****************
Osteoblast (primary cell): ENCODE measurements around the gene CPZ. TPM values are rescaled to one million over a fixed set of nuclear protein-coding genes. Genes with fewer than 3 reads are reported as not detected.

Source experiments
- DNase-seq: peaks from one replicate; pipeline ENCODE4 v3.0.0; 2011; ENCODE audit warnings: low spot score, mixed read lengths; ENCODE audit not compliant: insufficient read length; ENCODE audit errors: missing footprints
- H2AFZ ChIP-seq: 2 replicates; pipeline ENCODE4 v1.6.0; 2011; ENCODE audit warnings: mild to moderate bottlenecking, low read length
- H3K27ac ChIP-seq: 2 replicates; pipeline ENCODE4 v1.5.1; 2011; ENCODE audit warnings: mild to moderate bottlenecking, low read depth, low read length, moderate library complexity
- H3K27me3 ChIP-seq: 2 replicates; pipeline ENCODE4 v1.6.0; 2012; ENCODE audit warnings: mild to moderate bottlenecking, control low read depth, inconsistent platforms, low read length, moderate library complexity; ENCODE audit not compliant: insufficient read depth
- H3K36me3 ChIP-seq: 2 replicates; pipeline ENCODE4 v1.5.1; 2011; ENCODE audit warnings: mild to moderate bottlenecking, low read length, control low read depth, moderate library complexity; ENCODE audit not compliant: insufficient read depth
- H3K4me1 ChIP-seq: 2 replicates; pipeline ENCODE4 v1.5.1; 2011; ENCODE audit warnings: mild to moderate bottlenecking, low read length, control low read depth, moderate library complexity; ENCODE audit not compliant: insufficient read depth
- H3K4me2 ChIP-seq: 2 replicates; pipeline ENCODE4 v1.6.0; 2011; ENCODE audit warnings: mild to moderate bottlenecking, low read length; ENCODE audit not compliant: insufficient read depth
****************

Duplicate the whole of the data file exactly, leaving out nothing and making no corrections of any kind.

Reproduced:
Osteoblast (primary cell): ENCODE measurements around the gene CPZ. TPM values are rescaled to one million over a fixed set of nuclear protein-coding genes. Genes with fewer than 3 reads are reported as not detected.

Source experiments
- DNase-seq: peaks from one replicate; pipeline ENCODE4 v3.0.0; 2011; ENCODE audit warnings: low spot score, mixed read lengths; ENCODE audit not compliant: insufficient read length; ENCODE audit errors: missing footprints
- H2AFZ ChIP-seq: 2 replicates; pipeline ENCODE4 v1.6.0; 2011; ENCODE audit warnings: mild to moderate bottlenecking, low read length
- H3K27ac ChIP-seq: 2 replicates; pipeline ENCODE4 v1.5.1; 2011; ENCODE audit warnings: mild to moderate bottlenecking, low read depth, low read length, moderate library complexity
- H3K27me3 ChIP-seq: 2 replicates; pipeline ENCODE4 v1.6.0; 2012; ENCODE audit warnings: mild to moderate bottlenecking, control low read depth, inconsistent platforms, low read length, moderate library complexity; ENCODE audit not compliant: insufficient read depth
- H3K36me3 ChIP-seq: 2 replicates; pipeline ENCODE4 v1.5.1; 2011; ENCODE audit warnings: mild to moderate bottlenecking, low read length, control low read depth, moderate library complexity; ENCODE audit not compliant: insufficient read depth
- H3K4me1 ChIP-seq: 2 replicates; pipeline ENCODE4 v1.5.1; 2011; ENCODE audit warnings: mild to moderate bottlenecking, low read length, control low read depth, moderate library complexity; ENCODE audit not compliant: insufficient read depth
- H3K4me2 ChIP-seq: 2 replicates; pipeline ENCODE4 v1.6.0; 2011; ENCODE audit warnings: mild to moderate bottlenecking, low read length; ENCODE audit not compliant: insufficient read depth